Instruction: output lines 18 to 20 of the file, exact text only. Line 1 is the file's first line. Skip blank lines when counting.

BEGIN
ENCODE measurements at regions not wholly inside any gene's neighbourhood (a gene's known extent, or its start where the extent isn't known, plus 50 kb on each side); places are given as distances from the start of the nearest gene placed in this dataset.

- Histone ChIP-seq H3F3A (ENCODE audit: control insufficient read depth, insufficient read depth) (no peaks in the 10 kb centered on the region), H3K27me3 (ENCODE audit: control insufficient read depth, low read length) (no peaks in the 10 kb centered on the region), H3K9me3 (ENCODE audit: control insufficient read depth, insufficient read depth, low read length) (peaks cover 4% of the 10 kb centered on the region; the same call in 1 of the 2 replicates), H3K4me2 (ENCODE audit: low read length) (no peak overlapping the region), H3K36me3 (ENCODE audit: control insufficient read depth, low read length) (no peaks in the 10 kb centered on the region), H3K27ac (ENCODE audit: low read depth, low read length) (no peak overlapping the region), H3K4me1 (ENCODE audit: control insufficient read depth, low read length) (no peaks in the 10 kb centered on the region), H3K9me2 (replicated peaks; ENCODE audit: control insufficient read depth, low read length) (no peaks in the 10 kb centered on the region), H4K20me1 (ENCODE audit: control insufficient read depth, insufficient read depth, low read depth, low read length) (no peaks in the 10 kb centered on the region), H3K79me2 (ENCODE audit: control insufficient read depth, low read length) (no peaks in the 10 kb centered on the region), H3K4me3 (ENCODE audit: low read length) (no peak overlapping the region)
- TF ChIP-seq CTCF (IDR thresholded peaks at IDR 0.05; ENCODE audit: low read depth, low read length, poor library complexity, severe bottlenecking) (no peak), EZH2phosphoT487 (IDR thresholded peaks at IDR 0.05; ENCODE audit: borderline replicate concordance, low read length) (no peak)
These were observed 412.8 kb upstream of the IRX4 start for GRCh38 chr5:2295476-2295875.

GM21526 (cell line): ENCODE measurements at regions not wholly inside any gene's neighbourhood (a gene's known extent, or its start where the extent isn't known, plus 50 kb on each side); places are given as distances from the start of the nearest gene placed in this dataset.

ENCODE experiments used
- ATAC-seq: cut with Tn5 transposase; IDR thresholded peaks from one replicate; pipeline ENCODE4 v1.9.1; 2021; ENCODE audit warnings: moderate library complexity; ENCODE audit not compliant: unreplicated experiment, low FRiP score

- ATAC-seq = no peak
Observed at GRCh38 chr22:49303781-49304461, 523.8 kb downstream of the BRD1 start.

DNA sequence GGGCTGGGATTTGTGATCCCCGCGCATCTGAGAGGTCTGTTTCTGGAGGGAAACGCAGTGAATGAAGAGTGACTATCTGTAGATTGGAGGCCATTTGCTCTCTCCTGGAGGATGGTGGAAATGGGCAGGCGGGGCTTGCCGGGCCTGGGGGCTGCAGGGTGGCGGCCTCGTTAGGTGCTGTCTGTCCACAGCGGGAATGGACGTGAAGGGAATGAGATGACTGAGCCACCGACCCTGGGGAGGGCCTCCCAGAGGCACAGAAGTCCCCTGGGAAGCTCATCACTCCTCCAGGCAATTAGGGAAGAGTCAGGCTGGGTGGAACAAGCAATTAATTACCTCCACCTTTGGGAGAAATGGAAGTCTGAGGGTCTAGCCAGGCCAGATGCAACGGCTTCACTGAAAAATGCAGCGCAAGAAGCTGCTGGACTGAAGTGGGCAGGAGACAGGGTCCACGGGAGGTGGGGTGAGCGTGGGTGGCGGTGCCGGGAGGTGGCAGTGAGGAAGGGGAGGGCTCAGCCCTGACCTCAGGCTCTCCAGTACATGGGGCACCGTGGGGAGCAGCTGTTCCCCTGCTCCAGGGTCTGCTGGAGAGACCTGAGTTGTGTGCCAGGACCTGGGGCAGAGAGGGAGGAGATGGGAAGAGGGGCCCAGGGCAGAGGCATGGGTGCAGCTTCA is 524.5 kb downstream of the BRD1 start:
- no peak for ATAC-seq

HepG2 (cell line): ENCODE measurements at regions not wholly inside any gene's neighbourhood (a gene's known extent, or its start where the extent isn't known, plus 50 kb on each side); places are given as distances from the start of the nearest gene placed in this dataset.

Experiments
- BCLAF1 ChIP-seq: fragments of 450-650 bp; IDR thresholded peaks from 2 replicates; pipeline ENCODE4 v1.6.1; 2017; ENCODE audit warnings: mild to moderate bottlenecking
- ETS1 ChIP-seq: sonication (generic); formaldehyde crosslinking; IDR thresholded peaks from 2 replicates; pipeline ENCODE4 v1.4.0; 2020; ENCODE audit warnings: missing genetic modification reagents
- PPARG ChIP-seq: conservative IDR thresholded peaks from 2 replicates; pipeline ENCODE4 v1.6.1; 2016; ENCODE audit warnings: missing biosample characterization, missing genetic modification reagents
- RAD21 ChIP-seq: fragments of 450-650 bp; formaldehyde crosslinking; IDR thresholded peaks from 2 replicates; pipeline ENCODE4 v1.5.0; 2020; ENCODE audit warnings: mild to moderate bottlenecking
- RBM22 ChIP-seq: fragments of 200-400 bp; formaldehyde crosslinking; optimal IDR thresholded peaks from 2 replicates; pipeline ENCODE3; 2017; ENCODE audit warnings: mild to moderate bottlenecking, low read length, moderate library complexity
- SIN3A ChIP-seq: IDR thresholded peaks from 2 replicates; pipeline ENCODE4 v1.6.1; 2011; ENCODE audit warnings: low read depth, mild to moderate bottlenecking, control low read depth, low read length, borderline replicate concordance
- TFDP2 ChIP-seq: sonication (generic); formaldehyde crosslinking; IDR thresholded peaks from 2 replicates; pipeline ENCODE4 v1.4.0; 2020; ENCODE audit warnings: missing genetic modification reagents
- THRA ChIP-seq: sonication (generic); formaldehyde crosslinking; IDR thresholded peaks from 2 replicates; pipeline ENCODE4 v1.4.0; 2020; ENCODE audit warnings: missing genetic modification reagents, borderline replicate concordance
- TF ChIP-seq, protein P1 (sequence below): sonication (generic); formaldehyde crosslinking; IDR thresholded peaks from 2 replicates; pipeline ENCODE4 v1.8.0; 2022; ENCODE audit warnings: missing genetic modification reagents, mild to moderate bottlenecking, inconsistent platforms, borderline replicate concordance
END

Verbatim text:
- RBM22 ChIP-seq: fragments of 200-400 bp; formaldehyde crosslinking; optimal IDR thresholded peaks from 2 replicates; pipeline ENCODE3; 2017; ENCODE audit warnings: mild to moderate bottlenecking, low read length, moderate library complexity
- SIN3A ChIP-seq: IDR thresholded peaks from 2 replicates; pipeline ENCODE4 v1.6.1; 2011; ENCODE audit warnings: low read depth, mild to moderate bottlenecking, control low read depth, low read length, borderline replicate concordance
- TFDP2 ChIP-seq: sonication (generic); formaldehyde crosslinking; IDR thresholded peaks from 2 replicates; pipeline ENCODE4 v1.4.0; 2020; ENCODE audit warnings: missing genetic modification reagents